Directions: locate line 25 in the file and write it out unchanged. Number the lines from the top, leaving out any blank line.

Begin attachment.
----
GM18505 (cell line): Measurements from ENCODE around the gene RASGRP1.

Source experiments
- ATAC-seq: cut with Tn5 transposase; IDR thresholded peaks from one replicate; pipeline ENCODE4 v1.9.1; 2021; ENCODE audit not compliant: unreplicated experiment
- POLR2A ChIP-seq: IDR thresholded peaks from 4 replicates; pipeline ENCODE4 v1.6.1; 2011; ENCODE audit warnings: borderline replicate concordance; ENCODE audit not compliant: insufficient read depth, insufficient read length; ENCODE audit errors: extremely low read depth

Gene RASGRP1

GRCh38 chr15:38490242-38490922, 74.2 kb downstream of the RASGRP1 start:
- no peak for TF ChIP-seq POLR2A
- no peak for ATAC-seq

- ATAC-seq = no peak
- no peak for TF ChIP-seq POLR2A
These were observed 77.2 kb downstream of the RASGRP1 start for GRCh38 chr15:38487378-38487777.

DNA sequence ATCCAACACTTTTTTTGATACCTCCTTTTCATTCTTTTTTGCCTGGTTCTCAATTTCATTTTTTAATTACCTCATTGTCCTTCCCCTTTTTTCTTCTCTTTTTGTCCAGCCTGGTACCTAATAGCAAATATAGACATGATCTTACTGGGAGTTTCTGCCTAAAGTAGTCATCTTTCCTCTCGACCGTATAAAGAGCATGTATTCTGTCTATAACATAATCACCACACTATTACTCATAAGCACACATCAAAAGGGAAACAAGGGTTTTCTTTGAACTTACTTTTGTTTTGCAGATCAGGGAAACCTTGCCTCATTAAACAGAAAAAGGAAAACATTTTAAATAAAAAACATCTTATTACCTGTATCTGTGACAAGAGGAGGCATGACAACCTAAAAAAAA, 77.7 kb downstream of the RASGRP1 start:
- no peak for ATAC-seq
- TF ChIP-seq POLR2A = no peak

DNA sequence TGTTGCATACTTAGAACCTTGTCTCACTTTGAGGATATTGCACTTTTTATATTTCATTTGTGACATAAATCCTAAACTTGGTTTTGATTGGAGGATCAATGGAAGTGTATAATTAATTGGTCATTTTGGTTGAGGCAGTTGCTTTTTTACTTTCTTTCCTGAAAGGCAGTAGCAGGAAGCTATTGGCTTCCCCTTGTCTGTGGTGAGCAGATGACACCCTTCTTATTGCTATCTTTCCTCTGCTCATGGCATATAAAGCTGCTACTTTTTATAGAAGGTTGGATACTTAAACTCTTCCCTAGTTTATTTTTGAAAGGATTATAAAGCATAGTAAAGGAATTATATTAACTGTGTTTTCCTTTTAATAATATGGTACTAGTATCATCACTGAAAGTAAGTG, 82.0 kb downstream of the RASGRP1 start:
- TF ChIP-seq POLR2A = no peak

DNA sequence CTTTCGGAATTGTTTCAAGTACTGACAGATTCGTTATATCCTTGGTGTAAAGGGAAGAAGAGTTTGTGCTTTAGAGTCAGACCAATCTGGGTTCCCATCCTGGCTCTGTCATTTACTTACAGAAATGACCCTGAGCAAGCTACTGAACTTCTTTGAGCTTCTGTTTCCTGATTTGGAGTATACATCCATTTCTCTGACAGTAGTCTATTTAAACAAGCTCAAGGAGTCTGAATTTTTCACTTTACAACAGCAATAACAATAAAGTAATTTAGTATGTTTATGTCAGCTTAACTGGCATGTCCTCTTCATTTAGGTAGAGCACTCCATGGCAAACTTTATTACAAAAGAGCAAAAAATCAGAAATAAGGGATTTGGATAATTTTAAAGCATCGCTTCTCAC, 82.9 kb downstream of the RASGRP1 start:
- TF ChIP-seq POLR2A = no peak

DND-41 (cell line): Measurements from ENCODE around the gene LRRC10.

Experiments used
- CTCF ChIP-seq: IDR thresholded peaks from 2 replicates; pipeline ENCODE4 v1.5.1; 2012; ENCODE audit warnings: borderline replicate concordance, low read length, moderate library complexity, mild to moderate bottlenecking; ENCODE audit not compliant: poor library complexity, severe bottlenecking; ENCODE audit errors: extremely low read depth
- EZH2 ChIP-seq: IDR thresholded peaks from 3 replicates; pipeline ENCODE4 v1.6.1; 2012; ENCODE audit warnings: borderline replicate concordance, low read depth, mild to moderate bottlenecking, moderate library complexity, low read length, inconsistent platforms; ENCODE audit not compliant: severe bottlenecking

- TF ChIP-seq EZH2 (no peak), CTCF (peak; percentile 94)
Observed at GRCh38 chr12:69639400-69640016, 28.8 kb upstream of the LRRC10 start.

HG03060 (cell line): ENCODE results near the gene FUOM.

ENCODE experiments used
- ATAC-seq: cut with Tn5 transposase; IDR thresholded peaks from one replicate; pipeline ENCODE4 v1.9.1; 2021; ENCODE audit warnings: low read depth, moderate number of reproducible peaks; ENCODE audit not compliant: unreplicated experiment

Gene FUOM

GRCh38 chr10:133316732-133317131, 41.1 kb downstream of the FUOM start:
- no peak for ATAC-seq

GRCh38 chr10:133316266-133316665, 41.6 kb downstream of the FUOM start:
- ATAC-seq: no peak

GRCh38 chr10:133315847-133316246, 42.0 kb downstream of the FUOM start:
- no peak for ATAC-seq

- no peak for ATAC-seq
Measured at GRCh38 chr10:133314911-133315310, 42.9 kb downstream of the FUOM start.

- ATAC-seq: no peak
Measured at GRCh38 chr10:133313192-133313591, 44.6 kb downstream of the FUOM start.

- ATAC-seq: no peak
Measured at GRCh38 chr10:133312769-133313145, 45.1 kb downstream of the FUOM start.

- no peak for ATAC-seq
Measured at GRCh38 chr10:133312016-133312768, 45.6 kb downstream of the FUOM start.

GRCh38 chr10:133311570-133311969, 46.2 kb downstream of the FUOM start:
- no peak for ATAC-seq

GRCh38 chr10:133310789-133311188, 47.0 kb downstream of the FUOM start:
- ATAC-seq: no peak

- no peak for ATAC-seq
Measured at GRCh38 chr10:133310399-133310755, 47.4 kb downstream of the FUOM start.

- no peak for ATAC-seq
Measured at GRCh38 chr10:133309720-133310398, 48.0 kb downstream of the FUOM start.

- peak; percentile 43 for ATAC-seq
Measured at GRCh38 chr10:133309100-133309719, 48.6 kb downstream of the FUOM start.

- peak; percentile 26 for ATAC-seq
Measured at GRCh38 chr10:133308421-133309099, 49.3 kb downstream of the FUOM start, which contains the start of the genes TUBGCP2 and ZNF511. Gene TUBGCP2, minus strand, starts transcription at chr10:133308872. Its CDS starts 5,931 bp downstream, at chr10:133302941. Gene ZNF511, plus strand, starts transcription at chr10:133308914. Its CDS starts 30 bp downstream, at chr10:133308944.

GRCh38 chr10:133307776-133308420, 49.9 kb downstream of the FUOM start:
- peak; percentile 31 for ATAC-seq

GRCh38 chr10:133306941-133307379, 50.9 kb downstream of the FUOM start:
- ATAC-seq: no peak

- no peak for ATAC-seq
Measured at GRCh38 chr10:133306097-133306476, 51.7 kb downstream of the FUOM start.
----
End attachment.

HG03060 (cell line): ENCODE results near the gene FUOM.